I was enamored -- perhaps overly so -- with Jarrod Saltalamacchia for quite a while during his time in Texas, and despite my abundant disappointment at how he just didn't manage to figure it out here, I wished him all the best in Boston, and still do. He's posting up a solid .252/.312/.469, 2.6 WAR campaign up there this season, and probably still could evolve into an All-Star-caliber catcher. I'd feel worse about that if not for the fact that the Rangers have extracted some fantastic production out of their own catchers this season, and still have blue-chip right-hander Roman Mendez to show for their troubles.
But Craig Calcaterra synopsizes what went down between Boston and New York last night ...
The scene: Cervelli hit a homer in the fifth. He doesn’t hit a lot of homers and this one was a blast. So you could understand that Cervelli was a bit enthused about it. He emphatically clapped his hands as he crossed home plate. John Lackey and catcher Jarrod Saltalamacchia didn’t much care for it and the very next pitch Cervelli saw went straight into his back. Benches cleared and there was jawing, but no one fought. Probably because these two teams have a lot of old guys on them and no one wants to break a hip.
If you punch up the video, you'll find that, yeah, Cervilli did emphatically clap his hands upon reaching home plate, but didn't make an excessively huge spectacle of it, didn't make eye contact with any Red Sox players, and didn't really do anything that you would think would violate baseball's sacred and nebulous "code." It appeared to be an impromptu, genuine display of happy emotion, and not something that would merit retaliation or some such. That could just be me, though.
Anyway, Salty ended up being plunked in the wrist the next time he stepped to the plate, and after the X-rays came back negative, he decided to hold forth on Cervilli's actions ...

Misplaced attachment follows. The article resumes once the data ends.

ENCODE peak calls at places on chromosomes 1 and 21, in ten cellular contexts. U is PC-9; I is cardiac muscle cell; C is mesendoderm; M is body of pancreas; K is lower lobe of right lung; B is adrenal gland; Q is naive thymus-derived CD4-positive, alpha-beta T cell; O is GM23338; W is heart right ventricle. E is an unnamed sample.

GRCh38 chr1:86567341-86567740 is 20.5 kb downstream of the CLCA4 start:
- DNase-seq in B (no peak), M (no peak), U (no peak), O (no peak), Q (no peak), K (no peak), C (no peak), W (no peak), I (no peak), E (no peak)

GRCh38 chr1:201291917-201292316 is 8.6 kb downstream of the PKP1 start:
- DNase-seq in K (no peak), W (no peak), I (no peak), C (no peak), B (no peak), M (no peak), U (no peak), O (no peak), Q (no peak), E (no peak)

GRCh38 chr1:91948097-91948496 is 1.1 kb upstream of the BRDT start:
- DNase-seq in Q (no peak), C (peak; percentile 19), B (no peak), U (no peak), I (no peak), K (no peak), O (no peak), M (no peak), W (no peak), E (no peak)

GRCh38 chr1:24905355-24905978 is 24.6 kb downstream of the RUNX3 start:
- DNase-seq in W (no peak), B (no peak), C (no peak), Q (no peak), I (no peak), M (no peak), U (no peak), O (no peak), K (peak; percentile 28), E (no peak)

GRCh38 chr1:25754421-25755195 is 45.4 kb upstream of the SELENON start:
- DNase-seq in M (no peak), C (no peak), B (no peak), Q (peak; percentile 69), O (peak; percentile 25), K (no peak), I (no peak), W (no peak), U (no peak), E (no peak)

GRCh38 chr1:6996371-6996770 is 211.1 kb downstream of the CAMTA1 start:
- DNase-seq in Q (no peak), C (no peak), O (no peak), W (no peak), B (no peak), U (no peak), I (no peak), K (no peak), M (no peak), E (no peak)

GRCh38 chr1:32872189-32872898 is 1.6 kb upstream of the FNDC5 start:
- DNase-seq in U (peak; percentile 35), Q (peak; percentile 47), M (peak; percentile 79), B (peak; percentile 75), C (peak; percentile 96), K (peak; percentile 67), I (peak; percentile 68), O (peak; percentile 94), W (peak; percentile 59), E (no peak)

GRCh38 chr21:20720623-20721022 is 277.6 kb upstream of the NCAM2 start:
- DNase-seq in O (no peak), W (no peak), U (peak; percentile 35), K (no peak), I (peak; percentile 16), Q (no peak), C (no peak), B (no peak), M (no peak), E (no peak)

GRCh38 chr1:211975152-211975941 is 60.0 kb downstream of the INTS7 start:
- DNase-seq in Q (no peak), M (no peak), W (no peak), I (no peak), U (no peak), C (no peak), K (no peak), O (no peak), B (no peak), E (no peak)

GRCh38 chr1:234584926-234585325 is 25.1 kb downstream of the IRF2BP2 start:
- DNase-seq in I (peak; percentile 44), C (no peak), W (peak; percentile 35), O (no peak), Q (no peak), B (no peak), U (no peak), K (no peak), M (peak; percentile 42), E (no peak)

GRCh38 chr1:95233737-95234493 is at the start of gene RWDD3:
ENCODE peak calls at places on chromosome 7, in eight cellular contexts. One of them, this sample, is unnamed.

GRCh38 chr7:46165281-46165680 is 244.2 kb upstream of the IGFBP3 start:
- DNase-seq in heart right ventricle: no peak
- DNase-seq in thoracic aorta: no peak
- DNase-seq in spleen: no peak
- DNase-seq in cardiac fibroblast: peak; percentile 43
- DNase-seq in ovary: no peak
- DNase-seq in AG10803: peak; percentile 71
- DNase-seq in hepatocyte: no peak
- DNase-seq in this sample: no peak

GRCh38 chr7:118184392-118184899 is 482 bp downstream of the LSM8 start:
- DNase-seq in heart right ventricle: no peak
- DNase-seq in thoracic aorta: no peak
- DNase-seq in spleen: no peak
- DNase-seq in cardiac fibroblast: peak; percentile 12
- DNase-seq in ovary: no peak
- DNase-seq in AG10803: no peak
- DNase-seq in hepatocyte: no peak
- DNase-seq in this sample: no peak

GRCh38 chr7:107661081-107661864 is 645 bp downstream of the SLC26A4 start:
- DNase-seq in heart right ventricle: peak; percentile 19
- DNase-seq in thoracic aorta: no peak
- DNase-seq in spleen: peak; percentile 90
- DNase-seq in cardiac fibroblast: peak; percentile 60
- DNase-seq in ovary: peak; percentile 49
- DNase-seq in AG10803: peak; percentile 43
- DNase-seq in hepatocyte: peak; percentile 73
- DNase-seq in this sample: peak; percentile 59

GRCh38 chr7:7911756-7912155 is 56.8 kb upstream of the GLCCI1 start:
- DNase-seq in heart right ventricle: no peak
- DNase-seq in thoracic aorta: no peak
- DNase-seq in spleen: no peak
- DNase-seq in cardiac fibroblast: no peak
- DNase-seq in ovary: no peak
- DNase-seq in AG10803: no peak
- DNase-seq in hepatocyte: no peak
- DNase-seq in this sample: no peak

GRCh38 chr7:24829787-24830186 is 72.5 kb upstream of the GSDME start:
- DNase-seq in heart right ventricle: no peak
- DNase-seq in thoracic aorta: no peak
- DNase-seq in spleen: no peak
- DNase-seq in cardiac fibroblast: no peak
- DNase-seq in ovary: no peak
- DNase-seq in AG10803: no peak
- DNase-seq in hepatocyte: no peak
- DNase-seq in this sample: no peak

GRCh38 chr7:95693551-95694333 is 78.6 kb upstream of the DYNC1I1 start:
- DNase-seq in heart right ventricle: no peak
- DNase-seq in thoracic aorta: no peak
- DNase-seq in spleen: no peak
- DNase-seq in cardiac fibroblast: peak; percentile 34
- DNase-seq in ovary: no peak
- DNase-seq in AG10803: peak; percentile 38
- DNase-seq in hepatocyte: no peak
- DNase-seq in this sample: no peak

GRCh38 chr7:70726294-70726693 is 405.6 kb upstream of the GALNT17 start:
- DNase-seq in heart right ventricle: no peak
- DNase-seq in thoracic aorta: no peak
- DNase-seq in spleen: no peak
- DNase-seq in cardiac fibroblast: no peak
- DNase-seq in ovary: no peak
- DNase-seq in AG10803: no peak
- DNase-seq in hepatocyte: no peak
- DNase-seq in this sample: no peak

"As far as the clapping goes, yeah, that could have been a little much," he said. "You don't show anybody up.
"The game is changing," Saltalamacchia went on. "Younger guys are coming in. I've seen it. (Texas Ranger) Elvis Andrus, (Kansas City Royal Alcides) Escobar over at short. I mean a lot of guys - the Latin players - that's the way they play the game. And it's OK to an extent. But if they go over that, you have to kind of step back."
Saltalamacchia realized what he said might not sound right and asked reporters over to clarify himself.
"There's something I want to clarify: I wasn't trying to say 'Latin players' or any of that stuff," he said. "The younger guys are coming up wanting to make a name and wanting to stick around. The game has changed a little bit from when older guys were coming up and veterans were key in their development. I was just saying he's an emotional guy."
If Salty had back-pedaled any more, he'd be back playing in the Sally League.
Yeah, I still like Salty -- but, apparently, celebrating your little moments with enough emotion to step over this very vague and undefined invisible line (even if the original offense actually is quite innocuous, all things considered) now constitutes valid reason for the other team to knock you down on your ass and teach you a lesson. I don't get it. Is this such a dire violation of baseball's unwritten rules to merit this kind of tit-for-tat garbage that extends these interminably long Red Sox/Yankees games even further?
I guess what I'm saying is that Salty should think long and hard about going ahead and turning his mic off there ... buddy.
By the way, Saltalamacchia is 26. Cervelli is 25. Damn those guys who are basically the same age as me those young players who are disrespecting the game!